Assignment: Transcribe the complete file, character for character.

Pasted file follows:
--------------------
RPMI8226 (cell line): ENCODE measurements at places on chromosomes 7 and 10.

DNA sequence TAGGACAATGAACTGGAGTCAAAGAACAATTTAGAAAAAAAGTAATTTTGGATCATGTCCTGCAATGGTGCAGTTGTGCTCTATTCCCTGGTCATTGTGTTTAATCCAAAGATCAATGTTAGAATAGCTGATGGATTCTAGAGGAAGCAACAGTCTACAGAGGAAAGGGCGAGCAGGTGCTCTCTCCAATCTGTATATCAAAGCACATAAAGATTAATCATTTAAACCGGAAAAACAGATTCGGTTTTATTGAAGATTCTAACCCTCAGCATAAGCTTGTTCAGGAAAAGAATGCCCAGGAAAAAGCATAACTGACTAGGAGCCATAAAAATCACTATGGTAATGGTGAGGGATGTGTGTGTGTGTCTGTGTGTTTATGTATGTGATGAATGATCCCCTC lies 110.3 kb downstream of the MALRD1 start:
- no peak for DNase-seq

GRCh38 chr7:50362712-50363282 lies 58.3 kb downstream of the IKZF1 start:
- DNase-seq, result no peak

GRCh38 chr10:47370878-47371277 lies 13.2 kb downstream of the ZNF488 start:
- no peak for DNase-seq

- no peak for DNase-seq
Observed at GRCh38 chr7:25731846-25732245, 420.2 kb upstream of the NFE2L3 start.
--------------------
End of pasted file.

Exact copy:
RPMI8226 (cell line): ENCODE measurements at places on chromosomes 7 and 10.

DNA sequence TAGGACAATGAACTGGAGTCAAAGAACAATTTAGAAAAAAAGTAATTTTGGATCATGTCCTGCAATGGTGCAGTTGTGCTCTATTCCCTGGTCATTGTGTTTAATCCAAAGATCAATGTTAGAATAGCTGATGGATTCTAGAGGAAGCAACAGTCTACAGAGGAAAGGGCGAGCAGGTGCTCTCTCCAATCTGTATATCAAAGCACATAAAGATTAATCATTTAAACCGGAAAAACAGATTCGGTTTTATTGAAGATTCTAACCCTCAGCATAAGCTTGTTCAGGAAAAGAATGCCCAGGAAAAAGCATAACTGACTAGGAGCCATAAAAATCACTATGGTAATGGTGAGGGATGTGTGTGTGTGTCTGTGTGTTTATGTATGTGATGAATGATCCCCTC lies 110.3 kb downstream of the MALRD1 start:
- no peak for DNase-seq

GRCh38 chr7:50362712-50363282 lies 58.3 kb downstream of the IKZF1 start:
- DNase-seq, result no peak

GRCh38 chr10:47370878-47371277 lies 13.2 kb downstream of the ZNF488 start:
- no peak for DNase-seq

- no peak for DNase-seq
Observed at GRCh38 chr7:25731846-25732245, 420.2 kb upstream of the NFE2L3 start.